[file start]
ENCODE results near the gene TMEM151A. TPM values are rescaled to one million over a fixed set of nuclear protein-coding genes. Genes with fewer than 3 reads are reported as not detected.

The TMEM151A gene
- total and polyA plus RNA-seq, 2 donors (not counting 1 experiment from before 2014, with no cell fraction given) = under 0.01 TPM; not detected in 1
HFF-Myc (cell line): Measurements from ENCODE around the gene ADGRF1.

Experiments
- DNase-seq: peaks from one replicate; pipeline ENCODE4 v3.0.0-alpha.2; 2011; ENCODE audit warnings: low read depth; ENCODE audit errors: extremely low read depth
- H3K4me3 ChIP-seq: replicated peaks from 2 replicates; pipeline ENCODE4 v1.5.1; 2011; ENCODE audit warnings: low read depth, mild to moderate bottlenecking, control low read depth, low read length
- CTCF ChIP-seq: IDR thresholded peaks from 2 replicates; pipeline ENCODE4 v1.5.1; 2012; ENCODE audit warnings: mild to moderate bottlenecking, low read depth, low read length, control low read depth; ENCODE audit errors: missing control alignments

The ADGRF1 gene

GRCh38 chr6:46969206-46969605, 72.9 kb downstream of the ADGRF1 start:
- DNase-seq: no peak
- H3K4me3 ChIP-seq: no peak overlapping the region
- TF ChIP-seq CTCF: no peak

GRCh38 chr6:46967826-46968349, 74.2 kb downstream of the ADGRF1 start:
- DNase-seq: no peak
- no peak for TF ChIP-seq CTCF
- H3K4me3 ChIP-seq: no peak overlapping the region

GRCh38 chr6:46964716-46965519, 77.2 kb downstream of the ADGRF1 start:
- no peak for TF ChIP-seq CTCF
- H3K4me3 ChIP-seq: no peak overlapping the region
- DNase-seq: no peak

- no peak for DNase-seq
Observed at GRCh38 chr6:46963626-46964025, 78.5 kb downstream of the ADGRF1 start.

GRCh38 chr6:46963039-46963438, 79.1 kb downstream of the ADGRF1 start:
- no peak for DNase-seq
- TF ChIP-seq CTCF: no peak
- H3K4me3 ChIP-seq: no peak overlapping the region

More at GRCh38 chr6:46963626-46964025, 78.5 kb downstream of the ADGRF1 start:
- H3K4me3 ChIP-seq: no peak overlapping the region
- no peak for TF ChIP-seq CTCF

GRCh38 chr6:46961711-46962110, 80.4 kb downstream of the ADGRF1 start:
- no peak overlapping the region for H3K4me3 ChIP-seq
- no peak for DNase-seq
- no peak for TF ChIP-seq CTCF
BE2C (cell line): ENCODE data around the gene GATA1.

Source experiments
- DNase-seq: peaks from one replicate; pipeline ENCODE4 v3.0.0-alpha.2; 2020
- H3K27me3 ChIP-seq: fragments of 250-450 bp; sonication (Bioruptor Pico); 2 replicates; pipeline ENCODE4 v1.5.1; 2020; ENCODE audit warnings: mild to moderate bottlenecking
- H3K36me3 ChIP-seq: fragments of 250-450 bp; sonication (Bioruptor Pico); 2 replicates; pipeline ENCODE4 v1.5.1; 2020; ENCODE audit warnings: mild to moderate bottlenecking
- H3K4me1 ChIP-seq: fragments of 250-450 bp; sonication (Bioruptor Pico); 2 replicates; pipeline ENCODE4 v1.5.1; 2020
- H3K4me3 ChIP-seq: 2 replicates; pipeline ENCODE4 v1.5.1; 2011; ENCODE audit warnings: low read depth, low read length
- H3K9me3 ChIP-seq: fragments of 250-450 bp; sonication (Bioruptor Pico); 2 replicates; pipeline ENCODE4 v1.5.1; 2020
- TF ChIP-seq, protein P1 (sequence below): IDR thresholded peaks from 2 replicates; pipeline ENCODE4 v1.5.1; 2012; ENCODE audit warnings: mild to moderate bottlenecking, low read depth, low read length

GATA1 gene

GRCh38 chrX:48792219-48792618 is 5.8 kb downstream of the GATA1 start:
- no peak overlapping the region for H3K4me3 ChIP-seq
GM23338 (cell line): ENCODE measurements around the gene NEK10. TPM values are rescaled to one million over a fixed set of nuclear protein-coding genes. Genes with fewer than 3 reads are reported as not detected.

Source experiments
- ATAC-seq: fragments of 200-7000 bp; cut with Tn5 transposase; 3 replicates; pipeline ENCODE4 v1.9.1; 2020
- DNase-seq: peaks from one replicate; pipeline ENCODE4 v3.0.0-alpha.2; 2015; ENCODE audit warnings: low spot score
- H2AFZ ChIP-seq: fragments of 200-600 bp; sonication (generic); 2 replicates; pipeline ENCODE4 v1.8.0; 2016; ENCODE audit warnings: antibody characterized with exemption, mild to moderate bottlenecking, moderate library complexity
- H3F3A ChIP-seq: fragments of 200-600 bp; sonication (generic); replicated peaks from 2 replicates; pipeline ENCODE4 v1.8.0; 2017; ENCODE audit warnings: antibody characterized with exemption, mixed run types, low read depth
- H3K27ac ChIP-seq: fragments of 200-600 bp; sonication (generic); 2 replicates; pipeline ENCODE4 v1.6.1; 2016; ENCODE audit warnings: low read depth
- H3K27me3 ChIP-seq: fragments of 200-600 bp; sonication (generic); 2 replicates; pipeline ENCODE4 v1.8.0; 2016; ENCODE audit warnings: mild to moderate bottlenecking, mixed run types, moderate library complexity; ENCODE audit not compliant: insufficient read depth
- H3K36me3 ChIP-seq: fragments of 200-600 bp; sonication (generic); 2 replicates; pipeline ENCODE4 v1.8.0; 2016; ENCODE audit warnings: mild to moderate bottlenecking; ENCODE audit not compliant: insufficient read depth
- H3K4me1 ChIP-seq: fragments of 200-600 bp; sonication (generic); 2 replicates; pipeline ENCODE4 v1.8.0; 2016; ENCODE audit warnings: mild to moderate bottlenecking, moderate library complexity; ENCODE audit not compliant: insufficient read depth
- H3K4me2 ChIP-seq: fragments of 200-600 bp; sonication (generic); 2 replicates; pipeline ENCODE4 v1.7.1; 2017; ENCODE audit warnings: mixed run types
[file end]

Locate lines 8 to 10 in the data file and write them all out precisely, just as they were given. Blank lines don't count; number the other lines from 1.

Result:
- CTCF ChIP-seq: IDR thresholded peaks from 2 replicates; pipeline ENCODE4 v1.5.1; 2012; ENCODE audit warnings: mild to moderate bottlenecking, low read depth, low read length, control low read depth; ENCODE audit errors: missing control alignments

The ADGRF1 gene

GRCh38 chr6:46969206-46969605, 72.9 kb downstream of the ADGRF1 start: